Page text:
Record numbers of doctors and nurses in Wellington hospitals, says Minister

News from NZ Government
A record number of doctors and nurses are taking care of patients in Capital and Coast DHB.

As of 31 March, there were over 650 doctor full-time equivalents and almost 1,700 nurse full-time equivalents employed by Capital and Coast DHB. That’s over 170 more doctors and over 410 more nurses compared to 2008.

“Our dedicated health workforce is making a difference to the lives of patients in Wellington. More doctors and nurses means faster treatment and better experiences for patients and their families,” says Health Minister Dr Jonathan Coleman.

Nationally, there were almost 8,200 doctor full-time equivalents and nearly 23,000 nurse full-time equivalents employed by DHBs.

The number of doctors and nurses working in the public health system has increased by over 6,900 since 2008, an increase of over 28 per cent. This includes over 1,220 more senior doctors, an increase of almost 45 per cent, and over 1,210 more senior nurses, an increase of over 45 per cent.

“Recently I welcomed the Health and Independence report which shows that overall, the health and disability system performs well for most New Zealanders.

“However, the report outlines the challenges facing the sector, such as an ageing population.

“The New Zealand Health Strategy positions the health sector to respond to the changing and ageing nature of our population and works to ensure that the health workforce is well equipped to handle current and future demands.

The health workforce is supported by the extra $568 million being invested into the health sector this year – the biggest single increase in seven years – taking the health budget to a record $16.1 billion in 2016/17.”

News from NZ Government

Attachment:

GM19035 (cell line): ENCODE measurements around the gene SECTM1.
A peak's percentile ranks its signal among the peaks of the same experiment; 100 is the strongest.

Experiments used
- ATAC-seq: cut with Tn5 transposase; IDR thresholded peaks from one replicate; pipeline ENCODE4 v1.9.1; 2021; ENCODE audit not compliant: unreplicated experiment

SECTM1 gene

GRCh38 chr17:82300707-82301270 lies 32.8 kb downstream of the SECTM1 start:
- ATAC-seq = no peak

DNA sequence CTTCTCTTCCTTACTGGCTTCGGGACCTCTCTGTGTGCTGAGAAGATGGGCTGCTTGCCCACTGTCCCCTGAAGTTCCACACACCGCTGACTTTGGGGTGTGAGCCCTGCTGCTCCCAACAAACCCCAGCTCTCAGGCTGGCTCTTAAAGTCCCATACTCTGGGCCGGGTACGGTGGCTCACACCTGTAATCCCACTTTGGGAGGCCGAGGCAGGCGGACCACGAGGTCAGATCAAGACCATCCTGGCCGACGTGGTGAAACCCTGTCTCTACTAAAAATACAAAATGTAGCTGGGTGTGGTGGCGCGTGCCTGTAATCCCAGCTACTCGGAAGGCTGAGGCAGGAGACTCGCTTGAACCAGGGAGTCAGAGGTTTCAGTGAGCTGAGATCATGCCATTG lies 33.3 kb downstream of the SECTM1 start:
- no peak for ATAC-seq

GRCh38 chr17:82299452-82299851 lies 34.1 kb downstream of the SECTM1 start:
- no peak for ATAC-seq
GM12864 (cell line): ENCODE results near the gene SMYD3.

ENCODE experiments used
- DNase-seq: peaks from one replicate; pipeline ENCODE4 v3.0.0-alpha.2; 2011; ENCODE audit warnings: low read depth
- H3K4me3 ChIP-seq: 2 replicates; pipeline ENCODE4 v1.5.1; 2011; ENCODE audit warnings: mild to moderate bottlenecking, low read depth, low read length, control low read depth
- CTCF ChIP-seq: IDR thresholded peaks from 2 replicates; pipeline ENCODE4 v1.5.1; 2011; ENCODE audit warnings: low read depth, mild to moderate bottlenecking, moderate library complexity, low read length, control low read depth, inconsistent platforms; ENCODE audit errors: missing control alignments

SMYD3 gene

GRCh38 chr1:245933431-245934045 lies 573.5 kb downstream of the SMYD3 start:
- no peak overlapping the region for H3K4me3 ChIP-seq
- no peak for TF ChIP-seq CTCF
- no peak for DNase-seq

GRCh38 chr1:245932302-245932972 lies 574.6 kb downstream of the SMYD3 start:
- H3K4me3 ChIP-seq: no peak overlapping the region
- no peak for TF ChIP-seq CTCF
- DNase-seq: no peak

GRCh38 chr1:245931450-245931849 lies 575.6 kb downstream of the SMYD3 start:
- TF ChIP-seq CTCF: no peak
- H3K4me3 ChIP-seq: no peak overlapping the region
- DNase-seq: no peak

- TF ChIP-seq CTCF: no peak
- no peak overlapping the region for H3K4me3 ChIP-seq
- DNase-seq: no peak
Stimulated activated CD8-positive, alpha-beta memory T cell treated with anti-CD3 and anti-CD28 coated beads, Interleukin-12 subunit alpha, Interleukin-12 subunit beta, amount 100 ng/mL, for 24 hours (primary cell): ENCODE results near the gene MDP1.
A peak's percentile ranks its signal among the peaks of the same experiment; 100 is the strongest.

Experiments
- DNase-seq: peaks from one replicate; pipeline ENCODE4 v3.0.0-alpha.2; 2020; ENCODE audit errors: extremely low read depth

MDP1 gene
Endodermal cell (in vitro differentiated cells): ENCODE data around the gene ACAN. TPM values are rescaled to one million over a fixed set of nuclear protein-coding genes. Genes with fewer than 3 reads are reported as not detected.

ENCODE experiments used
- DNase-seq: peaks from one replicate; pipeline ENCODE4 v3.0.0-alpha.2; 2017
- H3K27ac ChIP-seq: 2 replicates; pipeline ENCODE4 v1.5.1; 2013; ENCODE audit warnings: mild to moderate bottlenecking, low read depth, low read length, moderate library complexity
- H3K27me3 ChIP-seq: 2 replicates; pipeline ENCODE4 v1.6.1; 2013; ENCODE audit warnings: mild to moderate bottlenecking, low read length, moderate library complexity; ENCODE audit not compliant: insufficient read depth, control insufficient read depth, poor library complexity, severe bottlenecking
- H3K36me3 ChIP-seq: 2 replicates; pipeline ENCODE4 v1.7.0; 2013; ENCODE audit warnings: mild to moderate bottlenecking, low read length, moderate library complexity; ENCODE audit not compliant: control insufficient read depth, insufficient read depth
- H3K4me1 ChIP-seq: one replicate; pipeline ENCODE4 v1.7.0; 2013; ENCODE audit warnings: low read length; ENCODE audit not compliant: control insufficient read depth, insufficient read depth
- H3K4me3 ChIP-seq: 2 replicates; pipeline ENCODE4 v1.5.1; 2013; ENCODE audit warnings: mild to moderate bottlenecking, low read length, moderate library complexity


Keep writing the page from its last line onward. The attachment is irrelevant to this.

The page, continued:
Health Minister Jonathan Coleman says a record number of doctors and nurses are taking care of patients in Hutt Valley DHB.

As of 31 March 2017 there were over 250 doctor full-time equivalents and over 660 nurse full-time equivalents employed by Hutt Valley. That’s over 70 more doctors and over 70 more nurses compared to 2008.

Nationally, there were almost 8,200 doctor full-time equivalents and nearly 23,000 nurse full-time equivalents employed by DHBs.

The number of doctors and nurses working in our public health system has increased by over 6,900 since 2008, an increase of over 28 per cent. This includes over 1,220 more senior doctors, an increase of almost 45 per cent, and over 1,210 more senior nurses, an increase of over 45 per cent.

“Our dedicated health workforce is making a difference to the lives of patients in the Hutt Valley. More doctors and nurses means faster treatment and better experiences for patients and their families,” says Dr Coleman.

“Recently I welcomed the Health and Independence report which shows that overall, the health and disability system performs well for most New Zealanders.

“However, the report outlines the challenges facing the sector, such as an ageing population.

“The New Zealand Health Strategy positions the health sector to respond to the changing and ageing nature of our population and works to ensure that the health workforce is well equipped to handle current and future demands.

The health workforce is supported by the extra $568 million being invested into the health sector this year – the biggest single increase in seven years – taking the health budget to a record $16.1 billion in 2016/17.”

A copy of the latest health workforce report is available on the Ministry of Health’s website, www.health.govt.nz.

 

1 comment:

  1. Lola Ester, 10. May 2017, 7:19

    ” Full time equivalents” are not doctors. What a spin on a failed health system. Our hospitals are run by accountants and bureaucrats.If hospitals were run by the wise health experts (many speaking out have been vilified) the health system they would create would be vastly different and would not be failing.

     

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